We spent a few days in Richmond, VA. I've loved Richmond for a long time, due to special memories (another post, perhaps), but what I notice every time I visit is the way North and South overlap there. The Fan district, for instance, has an amazing hybrid of the best of southern urban aesthetics, mixed with the best of northern row house blocks. The city is friendly like the South, but gritty, edgy, direct and stimulating in ways that remind me of the North.
We visited the Science Museum on the second day - a day that started out cloudy and drizzly. The first exhibits were on physics, space, and aeronautics, and were fascinating, but all the noise, crowds, and bright lights in the dark exhibit space made me notice the muted gray natural light coming in the exit doors.
Then I noticed that the exit was not alarmed, or prohibited, and it went down the old access to the tracks. The museum is in a refurbished grand train station, built in 1917. So I called the others over and we went through the doors and down onto the old platforms. Marvelous. Deserted. Windswept and melancholy. Fresh air and wide open space.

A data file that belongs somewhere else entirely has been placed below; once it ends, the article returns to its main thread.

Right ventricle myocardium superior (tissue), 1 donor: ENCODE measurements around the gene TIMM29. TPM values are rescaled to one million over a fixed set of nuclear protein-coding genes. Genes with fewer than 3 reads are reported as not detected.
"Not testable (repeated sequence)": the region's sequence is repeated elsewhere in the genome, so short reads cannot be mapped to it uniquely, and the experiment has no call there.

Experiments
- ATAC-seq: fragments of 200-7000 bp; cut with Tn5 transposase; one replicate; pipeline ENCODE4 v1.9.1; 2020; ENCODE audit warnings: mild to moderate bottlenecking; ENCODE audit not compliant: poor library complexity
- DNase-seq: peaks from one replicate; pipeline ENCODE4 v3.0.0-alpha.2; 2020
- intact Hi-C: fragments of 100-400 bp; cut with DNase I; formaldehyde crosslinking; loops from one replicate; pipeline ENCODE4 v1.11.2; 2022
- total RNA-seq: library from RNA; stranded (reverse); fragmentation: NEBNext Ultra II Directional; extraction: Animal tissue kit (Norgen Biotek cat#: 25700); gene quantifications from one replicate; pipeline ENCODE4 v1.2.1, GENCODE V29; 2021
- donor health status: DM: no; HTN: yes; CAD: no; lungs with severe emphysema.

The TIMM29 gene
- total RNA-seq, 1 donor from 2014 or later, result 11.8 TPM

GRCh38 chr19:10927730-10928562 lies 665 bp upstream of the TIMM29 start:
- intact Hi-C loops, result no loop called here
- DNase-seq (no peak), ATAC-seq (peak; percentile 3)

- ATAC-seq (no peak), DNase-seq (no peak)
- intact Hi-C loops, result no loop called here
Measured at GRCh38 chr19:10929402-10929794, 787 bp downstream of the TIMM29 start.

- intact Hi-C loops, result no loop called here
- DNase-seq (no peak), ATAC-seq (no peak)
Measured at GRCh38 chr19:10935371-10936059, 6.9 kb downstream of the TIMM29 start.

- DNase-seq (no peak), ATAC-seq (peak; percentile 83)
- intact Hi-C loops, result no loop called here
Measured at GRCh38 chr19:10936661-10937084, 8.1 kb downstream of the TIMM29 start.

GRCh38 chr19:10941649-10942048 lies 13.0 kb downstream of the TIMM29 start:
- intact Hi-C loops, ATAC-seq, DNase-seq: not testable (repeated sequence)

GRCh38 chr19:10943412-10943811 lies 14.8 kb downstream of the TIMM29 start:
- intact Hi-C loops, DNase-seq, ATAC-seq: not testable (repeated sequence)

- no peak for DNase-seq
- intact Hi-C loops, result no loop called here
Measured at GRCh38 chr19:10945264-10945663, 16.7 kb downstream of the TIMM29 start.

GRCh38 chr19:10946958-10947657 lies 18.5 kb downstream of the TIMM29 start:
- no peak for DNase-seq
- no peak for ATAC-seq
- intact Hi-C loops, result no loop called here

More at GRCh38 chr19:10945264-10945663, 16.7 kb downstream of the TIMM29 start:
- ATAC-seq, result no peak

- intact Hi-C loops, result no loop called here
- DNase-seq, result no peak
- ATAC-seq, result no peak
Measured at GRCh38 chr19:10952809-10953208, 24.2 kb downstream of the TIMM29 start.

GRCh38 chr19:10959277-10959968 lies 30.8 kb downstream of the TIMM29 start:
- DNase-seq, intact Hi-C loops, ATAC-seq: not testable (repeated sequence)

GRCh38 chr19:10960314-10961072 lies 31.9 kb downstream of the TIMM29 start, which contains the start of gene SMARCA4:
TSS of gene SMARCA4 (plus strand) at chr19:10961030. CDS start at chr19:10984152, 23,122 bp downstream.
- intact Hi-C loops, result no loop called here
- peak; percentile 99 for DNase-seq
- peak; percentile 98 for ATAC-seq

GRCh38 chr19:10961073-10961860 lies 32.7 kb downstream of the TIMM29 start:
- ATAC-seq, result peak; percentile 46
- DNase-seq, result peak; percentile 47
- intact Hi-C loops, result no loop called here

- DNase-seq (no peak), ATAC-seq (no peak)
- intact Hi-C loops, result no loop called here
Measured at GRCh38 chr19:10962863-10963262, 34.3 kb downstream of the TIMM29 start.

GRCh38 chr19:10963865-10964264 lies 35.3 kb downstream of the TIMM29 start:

Then I saw the huge steam engine off on a siding, and time stopped for me. I love old trains, and can spend hours looking at them.
We wandered all over, and took numerous close-ups of the engine, then visited the other mechanical residents of this quiet enchanted space outside the museum - a trolley and a deep sea sub used in a number of salvage missions (including finding and recovering an unexploded hydrogen bomb!) in the 1960's.
There were a few other things I particularly enjoyed about the morning we spent in the Science Museum - but I'll save those for another post.